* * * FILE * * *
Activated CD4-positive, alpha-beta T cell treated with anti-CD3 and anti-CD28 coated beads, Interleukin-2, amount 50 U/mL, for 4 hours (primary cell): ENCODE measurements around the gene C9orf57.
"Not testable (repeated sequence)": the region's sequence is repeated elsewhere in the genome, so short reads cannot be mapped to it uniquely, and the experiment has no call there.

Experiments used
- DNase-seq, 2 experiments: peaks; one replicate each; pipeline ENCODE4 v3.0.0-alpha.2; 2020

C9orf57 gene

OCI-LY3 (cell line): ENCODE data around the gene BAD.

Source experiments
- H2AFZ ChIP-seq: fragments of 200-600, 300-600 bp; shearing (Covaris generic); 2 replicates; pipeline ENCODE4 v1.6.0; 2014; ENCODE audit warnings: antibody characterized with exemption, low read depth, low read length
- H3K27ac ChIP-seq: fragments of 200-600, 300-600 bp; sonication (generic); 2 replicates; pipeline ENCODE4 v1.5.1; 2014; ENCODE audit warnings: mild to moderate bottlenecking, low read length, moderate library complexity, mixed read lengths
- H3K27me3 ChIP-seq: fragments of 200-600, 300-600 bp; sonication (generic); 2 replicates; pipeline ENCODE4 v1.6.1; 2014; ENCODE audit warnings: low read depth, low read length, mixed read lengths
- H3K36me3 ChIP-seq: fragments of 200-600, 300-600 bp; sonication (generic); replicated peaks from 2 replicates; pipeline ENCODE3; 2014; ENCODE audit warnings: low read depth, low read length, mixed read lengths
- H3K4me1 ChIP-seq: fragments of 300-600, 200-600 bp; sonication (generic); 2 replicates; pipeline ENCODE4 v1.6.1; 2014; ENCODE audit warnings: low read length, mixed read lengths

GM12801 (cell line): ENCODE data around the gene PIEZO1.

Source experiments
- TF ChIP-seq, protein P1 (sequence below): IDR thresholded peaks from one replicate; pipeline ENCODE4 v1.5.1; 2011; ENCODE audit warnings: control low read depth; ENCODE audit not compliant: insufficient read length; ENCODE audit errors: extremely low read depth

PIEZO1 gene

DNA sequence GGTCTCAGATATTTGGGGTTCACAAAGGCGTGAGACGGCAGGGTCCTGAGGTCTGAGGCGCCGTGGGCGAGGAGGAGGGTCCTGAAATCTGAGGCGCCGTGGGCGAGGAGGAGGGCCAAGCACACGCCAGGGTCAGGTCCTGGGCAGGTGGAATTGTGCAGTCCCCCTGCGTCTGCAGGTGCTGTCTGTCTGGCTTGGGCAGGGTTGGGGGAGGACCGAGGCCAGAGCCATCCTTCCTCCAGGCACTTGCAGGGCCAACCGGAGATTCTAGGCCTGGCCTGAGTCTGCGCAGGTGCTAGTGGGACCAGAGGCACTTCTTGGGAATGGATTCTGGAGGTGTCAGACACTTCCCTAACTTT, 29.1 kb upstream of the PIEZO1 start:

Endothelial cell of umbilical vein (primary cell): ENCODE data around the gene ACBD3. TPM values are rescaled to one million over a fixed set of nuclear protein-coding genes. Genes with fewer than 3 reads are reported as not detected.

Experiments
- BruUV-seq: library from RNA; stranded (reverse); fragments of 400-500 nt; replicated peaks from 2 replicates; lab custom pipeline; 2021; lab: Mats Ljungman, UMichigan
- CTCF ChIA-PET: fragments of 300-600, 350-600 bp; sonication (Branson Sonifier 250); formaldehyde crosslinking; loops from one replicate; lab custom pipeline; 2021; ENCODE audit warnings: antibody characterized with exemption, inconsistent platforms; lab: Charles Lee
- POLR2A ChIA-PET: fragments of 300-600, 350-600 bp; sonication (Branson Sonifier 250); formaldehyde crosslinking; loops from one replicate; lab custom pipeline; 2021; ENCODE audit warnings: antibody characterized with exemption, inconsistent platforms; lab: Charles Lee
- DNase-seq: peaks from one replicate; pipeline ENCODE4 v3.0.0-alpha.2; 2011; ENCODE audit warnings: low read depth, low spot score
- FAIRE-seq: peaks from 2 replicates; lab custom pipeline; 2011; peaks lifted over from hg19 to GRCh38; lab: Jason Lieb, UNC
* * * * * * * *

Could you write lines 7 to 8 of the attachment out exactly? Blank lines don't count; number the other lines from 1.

Source experiments
- H2AFZ ChIP-seq: fragments of 200-600, 300-600 bp; shearing (Covaris generic); 2 replicates; pipeline ENCODE4 v1.6.0; 2014; ENCODE audit warnings: antibody characterized with exemption, low read depth, low read length